Active Shooters in Our Schools

active shooters, school active shooter, guns


In 2023, 38 school shootings resulted in injuries or deaths, a decrease from the 51 school shootings with similar outcomes in 2022, which was the highest number recorded since tracking began in 2018. A total of 63 people were killed or injured in these incidents, including 21 deaths (15 students or children and six school employees or adults) and 42 injuries.

Moreover, from the 2000–01 to the 2021–22 school years, the United States witnessed 1,375 school shootings at public and private elementary and secondary schools, resulting in 515 deaths and 1,161 injuries. The 2021–22 school year saw the highest number of school shootings and casualties during this period, with 327 incidents leading to 81 deaths and 269 injuries, underscoring a disturbing trend in the frequency and impact of such events.

These statistics call for a multidimensional approach to prevention, emphasizing not just gun control and mental health services but also addressing the broader societal issues that contribute to such acts of violence. The role of social media, bullying, CAP laws, and the pressures of real-time society need to be considered in developing comprehensive strategies to protect schools and communities.

School Active Shooter Profile

The profile of a school active shooter can be complex, as individuals who commit these acts come from various backgrounds and have different motivations. However, research and analyses of past incidents have identified some common traits and warning signs among individuals who carry out school shootings. It’s important to note that these characteristics alone do not predict violent behavior; not every individual displaying them will become an active shooter. Here’s a general profile based on findings from various studies and reports:

  1. Demographics: Most school shooters have been male, have access to guns, and are students or former students of the school they target. The ages vary but are typically in the 14-26 years range.
  1. Psychological Factors: Many have shown signs of psychological distress or have had a history of mental health issues, such as depression, anxiety, or severe emotional disturbances. It’s crucial to understand that not all individuals with mental health challenges are violent; in fact, they are more likely to be victims of violence than perpetrators.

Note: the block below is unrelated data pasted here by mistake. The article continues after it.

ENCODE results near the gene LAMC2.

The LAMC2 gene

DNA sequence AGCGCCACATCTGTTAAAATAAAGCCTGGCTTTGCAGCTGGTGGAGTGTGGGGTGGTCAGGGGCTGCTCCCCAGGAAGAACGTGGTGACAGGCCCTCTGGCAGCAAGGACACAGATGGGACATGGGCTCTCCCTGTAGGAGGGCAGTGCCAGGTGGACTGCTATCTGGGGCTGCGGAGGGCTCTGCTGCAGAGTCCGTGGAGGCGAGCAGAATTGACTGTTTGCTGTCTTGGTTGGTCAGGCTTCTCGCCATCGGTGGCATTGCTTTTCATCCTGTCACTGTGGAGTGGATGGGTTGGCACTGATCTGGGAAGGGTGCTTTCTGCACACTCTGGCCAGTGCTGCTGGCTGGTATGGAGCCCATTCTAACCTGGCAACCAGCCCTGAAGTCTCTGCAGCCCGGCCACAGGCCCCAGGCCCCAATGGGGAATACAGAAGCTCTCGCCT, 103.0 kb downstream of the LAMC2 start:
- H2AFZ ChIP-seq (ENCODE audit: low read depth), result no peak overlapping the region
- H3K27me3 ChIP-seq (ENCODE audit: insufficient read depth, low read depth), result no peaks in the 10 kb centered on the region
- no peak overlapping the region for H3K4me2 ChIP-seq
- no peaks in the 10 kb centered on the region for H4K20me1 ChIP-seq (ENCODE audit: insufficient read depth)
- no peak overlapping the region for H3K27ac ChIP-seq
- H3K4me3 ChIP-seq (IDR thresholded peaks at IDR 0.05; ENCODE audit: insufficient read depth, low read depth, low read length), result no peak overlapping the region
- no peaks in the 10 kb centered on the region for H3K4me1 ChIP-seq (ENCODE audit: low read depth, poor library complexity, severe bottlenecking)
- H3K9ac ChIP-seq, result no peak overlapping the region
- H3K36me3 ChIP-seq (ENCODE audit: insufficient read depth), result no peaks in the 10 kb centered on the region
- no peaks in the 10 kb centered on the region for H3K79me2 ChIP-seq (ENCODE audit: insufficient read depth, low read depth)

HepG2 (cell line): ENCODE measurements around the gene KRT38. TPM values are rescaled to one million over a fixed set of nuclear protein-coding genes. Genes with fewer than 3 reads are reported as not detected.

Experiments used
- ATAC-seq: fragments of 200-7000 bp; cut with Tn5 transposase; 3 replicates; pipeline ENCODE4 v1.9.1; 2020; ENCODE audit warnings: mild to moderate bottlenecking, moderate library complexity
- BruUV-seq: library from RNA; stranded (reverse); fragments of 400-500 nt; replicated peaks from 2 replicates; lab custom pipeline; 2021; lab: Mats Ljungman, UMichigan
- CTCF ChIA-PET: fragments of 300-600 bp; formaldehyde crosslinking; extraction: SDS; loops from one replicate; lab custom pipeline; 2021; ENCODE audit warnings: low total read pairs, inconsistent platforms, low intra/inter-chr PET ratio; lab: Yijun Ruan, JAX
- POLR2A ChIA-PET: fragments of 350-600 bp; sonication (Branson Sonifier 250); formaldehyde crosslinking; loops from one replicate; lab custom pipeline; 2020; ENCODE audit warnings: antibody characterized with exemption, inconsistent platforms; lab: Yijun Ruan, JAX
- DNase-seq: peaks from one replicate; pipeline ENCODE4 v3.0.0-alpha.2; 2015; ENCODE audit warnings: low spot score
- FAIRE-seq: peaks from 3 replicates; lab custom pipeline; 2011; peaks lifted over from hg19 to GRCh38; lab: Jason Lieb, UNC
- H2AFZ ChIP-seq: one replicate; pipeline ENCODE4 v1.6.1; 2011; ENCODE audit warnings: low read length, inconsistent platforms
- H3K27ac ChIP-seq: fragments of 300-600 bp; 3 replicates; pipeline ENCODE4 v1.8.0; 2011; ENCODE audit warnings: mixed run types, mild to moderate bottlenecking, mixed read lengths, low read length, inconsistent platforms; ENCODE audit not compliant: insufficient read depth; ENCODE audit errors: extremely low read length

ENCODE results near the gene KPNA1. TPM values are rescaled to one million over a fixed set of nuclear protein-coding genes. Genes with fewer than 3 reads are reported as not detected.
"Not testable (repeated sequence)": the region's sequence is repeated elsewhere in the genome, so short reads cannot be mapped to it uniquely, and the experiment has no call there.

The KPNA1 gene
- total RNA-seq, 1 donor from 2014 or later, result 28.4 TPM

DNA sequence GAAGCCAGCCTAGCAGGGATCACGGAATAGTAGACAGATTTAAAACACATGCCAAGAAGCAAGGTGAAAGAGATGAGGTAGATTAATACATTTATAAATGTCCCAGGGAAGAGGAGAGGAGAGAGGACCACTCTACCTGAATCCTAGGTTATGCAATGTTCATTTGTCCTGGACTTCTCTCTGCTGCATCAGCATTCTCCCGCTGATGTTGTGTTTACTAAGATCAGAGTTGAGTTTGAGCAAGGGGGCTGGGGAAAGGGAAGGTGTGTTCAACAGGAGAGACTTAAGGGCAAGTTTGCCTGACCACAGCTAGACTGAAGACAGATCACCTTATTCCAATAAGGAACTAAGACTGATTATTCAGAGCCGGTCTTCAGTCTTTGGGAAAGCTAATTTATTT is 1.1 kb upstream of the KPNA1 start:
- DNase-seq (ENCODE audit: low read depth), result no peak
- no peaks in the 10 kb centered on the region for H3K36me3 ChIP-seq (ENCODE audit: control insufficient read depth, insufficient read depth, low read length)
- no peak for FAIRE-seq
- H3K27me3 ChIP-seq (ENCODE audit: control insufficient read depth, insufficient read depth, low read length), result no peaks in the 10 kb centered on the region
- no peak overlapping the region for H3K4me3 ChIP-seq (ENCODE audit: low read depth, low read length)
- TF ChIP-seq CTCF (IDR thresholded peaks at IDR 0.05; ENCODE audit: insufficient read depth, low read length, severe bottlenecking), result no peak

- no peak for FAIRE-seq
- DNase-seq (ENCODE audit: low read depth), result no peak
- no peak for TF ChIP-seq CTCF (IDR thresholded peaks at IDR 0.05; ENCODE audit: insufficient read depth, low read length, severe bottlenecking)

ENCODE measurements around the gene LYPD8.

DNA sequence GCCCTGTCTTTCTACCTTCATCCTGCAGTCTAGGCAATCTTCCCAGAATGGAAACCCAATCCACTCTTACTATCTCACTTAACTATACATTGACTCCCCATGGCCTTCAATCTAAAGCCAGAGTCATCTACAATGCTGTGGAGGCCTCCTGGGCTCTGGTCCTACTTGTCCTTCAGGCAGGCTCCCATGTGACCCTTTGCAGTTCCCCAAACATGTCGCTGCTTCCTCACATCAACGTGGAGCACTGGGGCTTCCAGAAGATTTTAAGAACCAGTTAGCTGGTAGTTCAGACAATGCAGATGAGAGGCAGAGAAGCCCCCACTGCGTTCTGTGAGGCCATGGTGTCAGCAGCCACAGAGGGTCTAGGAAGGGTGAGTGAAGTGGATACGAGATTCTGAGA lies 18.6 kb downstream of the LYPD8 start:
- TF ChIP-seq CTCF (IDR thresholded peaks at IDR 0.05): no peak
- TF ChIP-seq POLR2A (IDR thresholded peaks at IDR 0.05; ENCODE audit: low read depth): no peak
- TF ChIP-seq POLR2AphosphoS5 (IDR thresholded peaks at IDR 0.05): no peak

1. Behavioral Indicators: Warning signs can include a fascination with weapons or violence, significant changes in behavior, expressions of hopelessness or rage, threatening behavior, and making explicit threats.
  1. Social Dynamics: Social isolation, difficulty with peer relationships, and feelings of being bullied or persecuted are common among some individuals who have engaged in school shootings.
  1. Grievances and Ideation: Many shooters have grievances against individuals, groups, or schools. Some have been motivated by a desire for revenge, recognition, or to express ideological beliefs.
  1. Leakage of Intent: This communication of intent to harm others usually happens before the act occurs. This can be statements made to peers, writings, drawings, or social media posts.
  1. Interest in Past Shootings: An intense interest in previous mass shootings or mass shooters, often studying them to plan their acts.

Effective prevention strategies involve a combination of supportive interventions for individuals showing signs of distress, a strong community and school support system, and policies aimed at reducing access to weapons by those who pose a risk to themselves or others. Multi-disciplinary threat assessment teams in schools can help identify, assess, and manage potential threats before they escalate into violence.

Learn More about School Active Shooters

“In the majority of the School Active Shooter Incidents, the plans of the shooter(s) have not been kept a secret, and many times the shooter has revealed their plans to others…see or hear something, say something!” emphasizes Tim Dimoff.

Does your organization need active shooter training?  Contact Tim to schedule The Various Profiles of an Active Shooter and Active Shooter Prevention and Response presentations.